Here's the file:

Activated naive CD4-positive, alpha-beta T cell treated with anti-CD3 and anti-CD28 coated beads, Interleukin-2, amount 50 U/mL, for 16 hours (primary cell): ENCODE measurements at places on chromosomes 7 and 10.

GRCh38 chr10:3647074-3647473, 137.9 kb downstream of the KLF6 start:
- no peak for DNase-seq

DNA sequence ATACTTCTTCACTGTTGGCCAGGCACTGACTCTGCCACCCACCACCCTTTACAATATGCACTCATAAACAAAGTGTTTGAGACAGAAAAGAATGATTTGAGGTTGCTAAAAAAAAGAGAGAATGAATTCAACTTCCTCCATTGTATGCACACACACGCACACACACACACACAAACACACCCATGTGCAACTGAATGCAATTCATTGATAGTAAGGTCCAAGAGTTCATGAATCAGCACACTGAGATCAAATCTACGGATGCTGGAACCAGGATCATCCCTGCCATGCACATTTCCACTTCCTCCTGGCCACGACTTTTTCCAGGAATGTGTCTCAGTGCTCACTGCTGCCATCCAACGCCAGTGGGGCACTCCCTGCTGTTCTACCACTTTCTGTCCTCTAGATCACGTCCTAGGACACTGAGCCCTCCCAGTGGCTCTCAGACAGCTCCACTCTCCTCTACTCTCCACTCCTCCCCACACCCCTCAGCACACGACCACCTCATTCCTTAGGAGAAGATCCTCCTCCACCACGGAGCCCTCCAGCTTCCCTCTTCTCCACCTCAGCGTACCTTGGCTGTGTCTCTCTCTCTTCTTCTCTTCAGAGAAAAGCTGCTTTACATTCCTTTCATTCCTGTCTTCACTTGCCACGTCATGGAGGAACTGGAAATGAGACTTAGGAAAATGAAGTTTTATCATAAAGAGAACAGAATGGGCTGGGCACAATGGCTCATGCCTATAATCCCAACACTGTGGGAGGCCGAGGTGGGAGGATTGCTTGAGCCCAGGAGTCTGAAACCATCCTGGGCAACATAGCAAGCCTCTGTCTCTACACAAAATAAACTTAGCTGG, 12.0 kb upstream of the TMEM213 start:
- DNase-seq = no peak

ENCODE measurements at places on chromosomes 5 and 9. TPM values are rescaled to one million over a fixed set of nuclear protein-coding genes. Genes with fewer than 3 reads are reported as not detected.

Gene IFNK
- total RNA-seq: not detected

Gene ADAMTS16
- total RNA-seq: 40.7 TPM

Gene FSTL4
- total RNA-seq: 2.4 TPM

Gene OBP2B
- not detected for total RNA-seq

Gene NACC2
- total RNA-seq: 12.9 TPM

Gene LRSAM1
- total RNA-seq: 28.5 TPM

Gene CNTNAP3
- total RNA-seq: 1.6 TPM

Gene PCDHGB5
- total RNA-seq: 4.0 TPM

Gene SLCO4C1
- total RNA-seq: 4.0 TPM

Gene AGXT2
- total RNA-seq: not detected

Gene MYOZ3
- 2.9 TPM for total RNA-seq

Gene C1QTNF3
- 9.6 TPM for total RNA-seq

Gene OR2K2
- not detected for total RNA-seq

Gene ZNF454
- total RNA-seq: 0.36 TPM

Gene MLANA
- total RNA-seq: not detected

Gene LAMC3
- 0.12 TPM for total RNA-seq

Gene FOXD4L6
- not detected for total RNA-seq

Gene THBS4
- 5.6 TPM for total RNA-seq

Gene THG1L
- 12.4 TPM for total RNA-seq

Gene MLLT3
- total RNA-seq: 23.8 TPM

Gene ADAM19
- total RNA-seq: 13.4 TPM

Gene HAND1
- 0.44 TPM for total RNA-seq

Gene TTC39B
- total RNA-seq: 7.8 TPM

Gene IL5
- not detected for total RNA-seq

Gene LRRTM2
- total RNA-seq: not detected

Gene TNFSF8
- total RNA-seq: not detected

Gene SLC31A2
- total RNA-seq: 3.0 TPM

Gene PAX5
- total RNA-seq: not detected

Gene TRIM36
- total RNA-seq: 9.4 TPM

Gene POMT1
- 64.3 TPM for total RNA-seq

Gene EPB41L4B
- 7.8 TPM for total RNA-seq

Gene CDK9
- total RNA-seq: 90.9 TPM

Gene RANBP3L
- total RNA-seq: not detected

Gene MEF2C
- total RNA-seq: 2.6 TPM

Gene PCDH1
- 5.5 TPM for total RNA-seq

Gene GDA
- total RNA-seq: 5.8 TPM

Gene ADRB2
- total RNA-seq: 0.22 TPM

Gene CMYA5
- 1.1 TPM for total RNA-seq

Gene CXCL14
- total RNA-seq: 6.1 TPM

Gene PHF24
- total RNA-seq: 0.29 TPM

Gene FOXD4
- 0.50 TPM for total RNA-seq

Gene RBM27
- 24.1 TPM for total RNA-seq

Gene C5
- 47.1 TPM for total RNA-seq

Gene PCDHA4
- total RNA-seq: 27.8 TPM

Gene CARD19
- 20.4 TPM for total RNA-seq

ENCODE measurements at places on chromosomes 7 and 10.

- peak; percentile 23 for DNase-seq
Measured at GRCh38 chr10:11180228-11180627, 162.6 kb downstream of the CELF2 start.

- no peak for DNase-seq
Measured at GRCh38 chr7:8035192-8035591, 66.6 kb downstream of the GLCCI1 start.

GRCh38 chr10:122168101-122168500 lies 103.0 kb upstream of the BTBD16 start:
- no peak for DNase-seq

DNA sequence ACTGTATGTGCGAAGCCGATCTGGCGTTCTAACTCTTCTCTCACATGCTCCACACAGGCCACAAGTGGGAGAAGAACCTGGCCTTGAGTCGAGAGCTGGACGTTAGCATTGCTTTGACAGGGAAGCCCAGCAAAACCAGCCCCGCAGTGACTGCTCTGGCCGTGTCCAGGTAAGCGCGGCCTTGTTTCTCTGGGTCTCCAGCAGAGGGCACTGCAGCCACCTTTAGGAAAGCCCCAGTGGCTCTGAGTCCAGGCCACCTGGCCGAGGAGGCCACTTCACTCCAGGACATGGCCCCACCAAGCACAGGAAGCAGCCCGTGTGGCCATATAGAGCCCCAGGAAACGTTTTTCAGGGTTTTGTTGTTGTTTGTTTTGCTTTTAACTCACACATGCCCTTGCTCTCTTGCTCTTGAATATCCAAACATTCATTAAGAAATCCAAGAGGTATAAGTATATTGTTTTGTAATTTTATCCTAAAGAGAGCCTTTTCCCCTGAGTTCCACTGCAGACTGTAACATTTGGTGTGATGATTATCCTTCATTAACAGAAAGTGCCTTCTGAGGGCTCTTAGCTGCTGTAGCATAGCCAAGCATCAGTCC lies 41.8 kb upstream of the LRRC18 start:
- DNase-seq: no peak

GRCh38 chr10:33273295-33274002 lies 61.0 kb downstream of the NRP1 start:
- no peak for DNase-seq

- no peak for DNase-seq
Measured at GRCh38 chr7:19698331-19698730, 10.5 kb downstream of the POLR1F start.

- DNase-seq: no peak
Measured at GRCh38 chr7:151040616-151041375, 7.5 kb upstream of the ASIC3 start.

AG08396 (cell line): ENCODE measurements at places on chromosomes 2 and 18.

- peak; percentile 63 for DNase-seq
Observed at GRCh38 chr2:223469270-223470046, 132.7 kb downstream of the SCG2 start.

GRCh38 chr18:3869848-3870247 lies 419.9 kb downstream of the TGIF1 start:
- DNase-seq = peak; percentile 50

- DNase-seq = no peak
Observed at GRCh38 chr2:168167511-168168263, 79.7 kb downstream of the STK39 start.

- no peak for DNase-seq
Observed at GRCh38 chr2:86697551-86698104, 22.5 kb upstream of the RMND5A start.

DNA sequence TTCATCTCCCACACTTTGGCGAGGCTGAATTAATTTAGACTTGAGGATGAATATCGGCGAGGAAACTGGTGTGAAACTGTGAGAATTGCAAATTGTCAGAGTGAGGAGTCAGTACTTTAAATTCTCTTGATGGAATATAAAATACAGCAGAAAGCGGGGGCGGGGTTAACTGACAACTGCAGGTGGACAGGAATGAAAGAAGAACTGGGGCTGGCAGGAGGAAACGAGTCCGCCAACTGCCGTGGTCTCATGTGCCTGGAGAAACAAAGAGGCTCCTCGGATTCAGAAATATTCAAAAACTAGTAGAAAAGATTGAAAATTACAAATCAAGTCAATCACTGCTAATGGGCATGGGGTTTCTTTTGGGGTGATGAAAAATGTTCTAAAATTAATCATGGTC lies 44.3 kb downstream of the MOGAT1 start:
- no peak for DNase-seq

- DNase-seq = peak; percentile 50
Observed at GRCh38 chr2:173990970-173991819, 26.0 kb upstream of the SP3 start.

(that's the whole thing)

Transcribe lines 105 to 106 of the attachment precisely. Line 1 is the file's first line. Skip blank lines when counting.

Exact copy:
- DNase-seq: no peak

GRCh38 chr10:33273295-33274002 lies 61.0 kb downstream of the NRP1 start: